The only other care requirements are that you dust your plant on a regular basis.

Propagating

Chinese money plant is quite easy to propagate, and this has been one of the reasons why it has spread across the world so quickly recently.

A healthy Pilea plant will produce plantlets, or pups. These are small plants that are attached to the mother underground. These can be separated and raised into separate plants. To do this just follow these simple steps:

  • Identify the plantlet and follow the stem underground, which is attached to the mother plant.
  • Using clean pruning shears, cut the stem and remove the plantlet
  • Prepare a small 2-inch plant pot with a good quality well-draining soil mix. Using the back of a spoon make a small hole in the centre of the soil. Place the plantlet in the whole and cover
  • Water the soil and keep a close eye on it for the next couple of weeks. Ensure that the soil remains moist during this time. The new plant develops its own root system and quickly become established.

Some houseplant growers like to propagate their Pilea in water. This is certainly possible; you just need to remove the plantlet as described above and place in water until it develops a root system. When it has done this, you can transplant it to a small pot full of soil.

Pests & problems

Pilea may become infested by the common pests of houseplants such as mealybugs and spider mites. If you find that you have an infestation of these bugs, we recommend that you treat them using a natural insecticide based on neem oil or soap. If there is just the occasional individual, you can use liquid alcohol applied on a cotton bud to remove it. Remain vigilant and check the plant to ensure that new pests do not emerge from eggs and reinvest the plant.

Toxicity

Chinese money plant is safe for pets including both cats and dogs. That being said it makes sense to keep all houseplants out of reach of household pets, as a precaution.

2 chinese money plants by windowsill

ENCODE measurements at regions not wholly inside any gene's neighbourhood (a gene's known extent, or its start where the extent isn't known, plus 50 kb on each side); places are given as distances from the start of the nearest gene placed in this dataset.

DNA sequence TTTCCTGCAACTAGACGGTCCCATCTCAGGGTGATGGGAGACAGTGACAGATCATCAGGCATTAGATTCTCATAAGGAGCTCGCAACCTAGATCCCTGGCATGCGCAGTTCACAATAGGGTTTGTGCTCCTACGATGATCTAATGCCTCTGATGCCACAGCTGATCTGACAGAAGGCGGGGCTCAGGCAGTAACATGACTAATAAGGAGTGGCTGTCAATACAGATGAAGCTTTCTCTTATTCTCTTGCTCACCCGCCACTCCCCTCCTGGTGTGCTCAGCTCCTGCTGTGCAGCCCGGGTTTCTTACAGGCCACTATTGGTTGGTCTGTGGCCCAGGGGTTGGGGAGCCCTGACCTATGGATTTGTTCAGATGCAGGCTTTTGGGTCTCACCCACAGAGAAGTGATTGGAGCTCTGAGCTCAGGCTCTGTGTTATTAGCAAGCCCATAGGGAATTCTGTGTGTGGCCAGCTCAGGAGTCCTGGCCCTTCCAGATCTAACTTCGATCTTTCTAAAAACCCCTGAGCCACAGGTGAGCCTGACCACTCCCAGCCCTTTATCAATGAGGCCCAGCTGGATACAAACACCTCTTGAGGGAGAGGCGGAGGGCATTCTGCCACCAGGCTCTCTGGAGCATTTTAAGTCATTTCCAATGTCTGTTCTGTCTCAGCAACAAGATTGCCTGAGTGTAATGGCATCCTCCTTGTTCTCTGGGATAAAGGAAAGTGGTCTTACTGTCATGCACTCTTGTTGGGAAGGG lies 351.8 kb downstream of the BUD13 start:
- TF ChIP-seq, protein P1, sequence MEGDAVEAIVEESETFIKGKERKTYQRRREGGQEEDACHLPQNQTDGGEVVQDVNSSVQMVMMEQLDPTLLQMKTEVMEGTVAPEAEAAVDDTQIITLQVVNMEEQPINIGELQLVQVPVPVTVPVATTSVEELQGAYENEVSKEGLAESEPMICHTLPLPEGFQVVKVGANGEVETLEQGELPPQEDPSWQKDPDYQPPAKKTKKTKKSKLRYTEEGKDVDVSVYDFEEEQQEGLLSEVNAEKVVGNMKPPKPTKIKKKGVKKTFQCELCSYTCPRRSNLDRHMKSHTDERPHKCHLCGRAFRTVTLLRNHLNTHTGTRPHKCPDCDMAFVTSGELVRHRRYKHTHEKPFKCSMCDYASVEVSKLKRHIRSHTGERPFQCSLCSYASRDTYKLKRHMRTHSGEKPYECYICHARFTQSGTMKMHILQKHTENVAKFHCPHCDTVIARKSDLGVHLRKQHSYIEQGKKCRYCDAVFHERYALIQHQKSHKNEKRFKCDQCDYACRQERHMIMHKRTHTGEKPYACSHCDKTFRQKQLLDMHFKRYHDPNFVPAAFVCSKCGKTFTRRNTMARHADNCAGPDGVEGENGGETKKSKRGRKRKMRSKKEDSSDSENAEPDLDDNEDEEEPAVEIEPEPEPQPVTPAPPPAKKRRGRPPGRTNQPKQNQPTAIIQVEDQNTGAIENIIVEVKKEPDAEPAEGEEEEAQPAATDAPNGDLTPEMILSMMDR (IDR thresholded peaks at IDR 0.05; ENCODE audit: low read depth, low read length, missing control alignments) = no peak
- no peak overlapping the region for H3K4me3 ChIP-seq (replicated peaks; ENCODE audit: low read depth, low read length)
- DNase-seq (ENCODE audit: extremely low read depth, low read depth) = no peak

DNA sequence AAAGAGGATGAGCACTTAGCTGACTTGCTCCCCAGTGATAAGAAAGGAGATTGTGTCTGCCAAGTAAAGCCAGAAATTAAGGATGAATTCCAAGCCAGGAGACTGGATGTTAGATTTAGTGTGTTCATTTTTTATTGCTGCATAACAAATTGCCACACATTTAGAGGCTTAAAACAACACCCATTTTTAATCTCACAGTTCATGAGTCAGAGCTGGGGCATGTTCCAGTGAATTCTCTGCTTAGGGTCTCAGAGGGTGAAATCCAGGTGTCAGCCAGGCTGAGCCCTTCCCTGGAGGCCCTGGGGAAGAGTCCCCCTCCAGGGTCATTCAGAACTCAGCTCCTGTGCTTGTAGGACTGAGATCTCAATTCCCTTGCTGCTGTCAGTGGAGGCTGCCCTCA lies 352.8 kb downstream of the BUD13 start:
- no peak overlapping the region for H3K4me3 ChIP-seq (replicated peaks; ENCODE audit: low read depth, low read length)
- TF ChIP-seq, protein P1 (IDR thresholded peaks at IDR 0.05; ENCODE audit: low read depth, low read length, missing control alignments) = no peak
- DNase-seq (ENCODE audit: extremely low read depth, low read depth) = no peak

Common questions about Chinese money plant care

Why are my Chinese money plant leaves turning droopy?

Droopy leaves could be a sign that your plant is underwatered. Check the soil and if it is dry then give your plant a generous watering and see if this makes a difference.

On the other hand, drooping leaves can also be a sign of your plant being overwatered. This is a common problem with Pilea. If this is the case, simply allow your plant’s soil to dry out.

Ideally you should be watering your plant only when the top inch or so of the soil becomes dry. Doing this is far better than watering to a schedule, such as once every three days.

Another possible cause is that your plant is not receiving sufficient light. If this is the case, move it closer to a window where it can receive indirect light.

Should I mist my Pilea?

The humidity in most homes is sufficient for your Pilea plant. If your AC unit or radiators are on for long periods of the day, you can increase the humidity by misting. Also, if you notice your plant’s leaves are turning crispy this may be a sign that the humidity levels are quite low, and you should increase levels by misting or having a humidifier.

Does my Chinese money plant require direct sunlight?

The Chinese money plant prefers moderate to bright indirect light. A small amount of direct sunlight (a few hours a day) is okay but too much can lead to scorching of the leaves. So, you should take care if you have a south facing window and your Pilea is close to it or on the windowsill.

About the author 

Paul - Better Houseplants

Loves orchids and foliage houseplants. Always trying to be a better plant parent. Let's get growing!